‘Nobody’ was there to help Dempsey in his ‘darkest time’

Tokyo: Regular phone calls from John Eales helped Jack Dempsey through his "darkest time" on the sideline, the Wallabies back-rower revealed.

On the cusp of a Test return almost a year since a nasty hamstring tear turned his world upside down, the abrasive NSW No.6 said a voicemail from the man known as "Nobody" was as unexpected as it was welcome.

The start: Dempsey injured his hamstring playing against the Barbarians in Sydney last October.

The start: Dempsey injured his hamstring playing against the Barbarians in Sydney last October. Credit:AAP

"[He] found my number somehow and got in contact with me and shared some words of wisdom and gave me confidence in terms of working hard throughout this rehab to get back," Dempsey said.

"He talked about his own experiences with injuries and just the mindset about how 'you might feel forgotten, but were all hoping that you get back and you get strong'."

Eales said he reached out because he'd been watching Dempsey's rise through the ranks in his break-out season.


"I had been so impressed with how he had progressed with his play and disappointed for him to be injured just as he had broken through," the Wallabies great told Fairfax Media. "I'm thrilled to see him back, he's an impressive young man."

Nathan Grey was also on hand to help, and Dempsey has been open about using a sports psychologist to help him throught the peaks and troughs of the comeback trail. But one call from Eales, in particular, came at a crucial period almost six months into his rehabilitation. The Waratahs were eyeing a round-nine return for their young breakaway, but nerve damage forced him to shelve those plans. Dempsey, who prides himself on his mental strength, described it as his "darkest time" and said he owed a lot to the former Wallabies captain for his support.

"I think it just shows his leadership as well. Hes one of the greatest players and probably the greatest captain weve ever seen," he said.

"When I read the voice mail that it was him calling I thought it was a bit of a joke, so I called him back and it was him. Obviously I was in a pretty dark space then, he helped me get through that. Its a credit to him, staying in touch with the players and showing full confidence in the Wallabies. I owe a lot to him."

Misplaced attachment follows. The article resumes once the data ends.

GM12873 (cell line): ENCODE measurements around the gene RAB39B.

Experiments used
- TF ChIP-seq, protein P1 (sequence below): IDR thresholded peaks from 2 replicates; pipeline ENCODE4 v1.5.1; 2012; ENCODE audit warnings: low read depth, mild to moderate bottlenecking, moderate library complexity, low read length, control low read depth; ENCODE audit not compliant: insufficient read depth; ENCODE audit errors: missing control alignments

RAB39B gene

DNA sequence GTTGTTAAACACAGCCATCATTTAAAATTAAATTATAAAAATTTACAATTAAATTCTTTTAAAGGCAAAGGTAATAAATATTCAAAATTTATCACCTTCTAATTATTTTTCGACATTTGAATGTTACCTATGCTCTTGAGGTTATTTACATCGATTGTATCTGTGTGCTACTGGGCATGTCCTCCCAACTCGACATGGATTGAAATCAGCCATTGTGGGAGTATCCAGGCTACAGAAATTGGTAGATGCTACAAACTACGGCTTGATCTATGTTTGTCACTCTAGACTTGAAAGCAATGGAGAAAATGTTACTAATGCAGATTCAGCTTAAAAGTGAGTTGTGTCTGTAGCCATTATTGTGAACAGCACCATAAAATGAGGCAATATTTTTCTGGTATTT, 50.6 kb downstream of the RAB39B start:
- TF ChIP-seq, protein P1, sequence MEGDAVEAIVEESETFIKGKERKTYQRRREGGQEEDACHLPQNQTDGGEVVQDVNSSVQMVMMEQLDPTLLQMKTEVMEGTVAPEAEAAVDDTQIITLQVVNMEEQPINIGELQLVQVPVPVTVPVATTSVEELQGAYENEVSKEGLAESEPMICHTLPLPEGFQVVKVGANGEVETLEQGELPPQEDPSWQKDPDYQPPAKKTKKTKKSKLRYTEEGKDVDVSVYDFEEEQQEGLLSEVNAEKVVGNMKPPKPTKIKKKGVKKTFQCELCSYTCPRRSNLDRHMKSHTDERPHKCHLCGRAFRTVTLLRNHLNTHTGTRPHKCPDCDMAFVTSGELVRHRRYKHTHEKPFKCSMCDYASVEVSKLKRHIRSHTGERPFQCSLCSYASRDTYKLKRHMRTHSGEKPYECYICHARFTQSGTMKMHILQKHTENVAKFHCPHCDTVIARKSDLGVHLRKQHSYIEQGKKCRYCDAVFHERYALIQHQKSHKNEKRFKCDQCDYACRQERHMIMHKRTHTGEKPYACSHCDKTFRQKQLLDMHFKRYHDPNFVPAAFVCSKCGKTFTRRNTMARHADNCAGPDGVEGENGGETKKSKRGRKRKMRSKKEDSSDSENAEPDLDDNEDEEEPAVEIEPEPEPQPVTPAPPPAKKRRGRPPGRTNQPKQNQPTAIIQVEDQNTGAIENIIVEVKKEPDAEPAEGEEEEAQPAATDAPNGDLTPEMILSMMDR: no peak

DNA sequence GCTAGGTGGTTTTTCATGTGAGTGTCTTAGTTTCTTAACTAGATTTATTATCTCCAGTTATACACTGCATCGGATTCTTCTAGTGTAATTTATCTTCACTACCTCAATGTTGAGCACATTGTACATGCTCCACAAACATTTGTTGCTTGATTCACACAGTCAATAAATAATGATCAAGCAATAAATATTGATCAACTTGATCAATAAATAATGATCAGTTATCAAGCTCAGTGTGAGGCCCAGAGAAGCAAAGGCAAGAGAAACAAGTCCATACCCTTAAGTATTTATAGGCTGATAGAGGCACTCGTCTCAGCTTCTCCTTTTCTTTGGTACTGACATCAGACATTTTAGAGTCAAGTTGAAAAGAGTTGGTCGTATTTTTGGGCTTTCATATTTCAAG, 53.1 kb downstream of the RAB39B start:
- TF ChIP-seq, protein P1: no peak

That was April, which turned out to be only the halfway point in Dempsey's long road back to rugby. He finally played 30 minutes of competitive football for the Sydney Rays in the National Rugby Championship in September.

Barely a month later and he's in Tokyo with the Wallabies, poised for a long-awaited comeback against the All Blacks in Yokohama. It was this same Test a year ago in which the 24-year-old claimed man-of-the-match honours in Australia's 23-18 win, capping an outstanding debut season in the gold jersey.

His rapid return has been the subject of intense internal discussion, with the Wallabies, Waratahs and Dempsey himself concluding that, after such a gruelling and isolating rehabilitation, his mental well-being and physical needs are best served by being in the camp environment and playing games.

It is also a win for Michael Cheika, given the season this has been, to welcome back a player who has not lost in the Australian jersey. Dempsey has been involved in five Test wins and two draws since his debut last June.

Instincts sharpened by a year on the outside looking in, Dempsey is clear and focused.

"If there is one thing that I learnt last year it's that being part of the squad is not good enough," he said.

"When I had all those months and weeks to think back about where I left off you want to make sure that they are positive and that you are winning Test matches, winning games.

"At the end of the day my only interest is winning games and that's something that when I came back in here I said to 'Cheik' that's all I really want to do. I want to play rugby and do everything I can do to help the boys – whether I am playing or not – to get the victory this Saturday."

Georgina Robinson is a Sports Reporter for The Sydney Morning Herald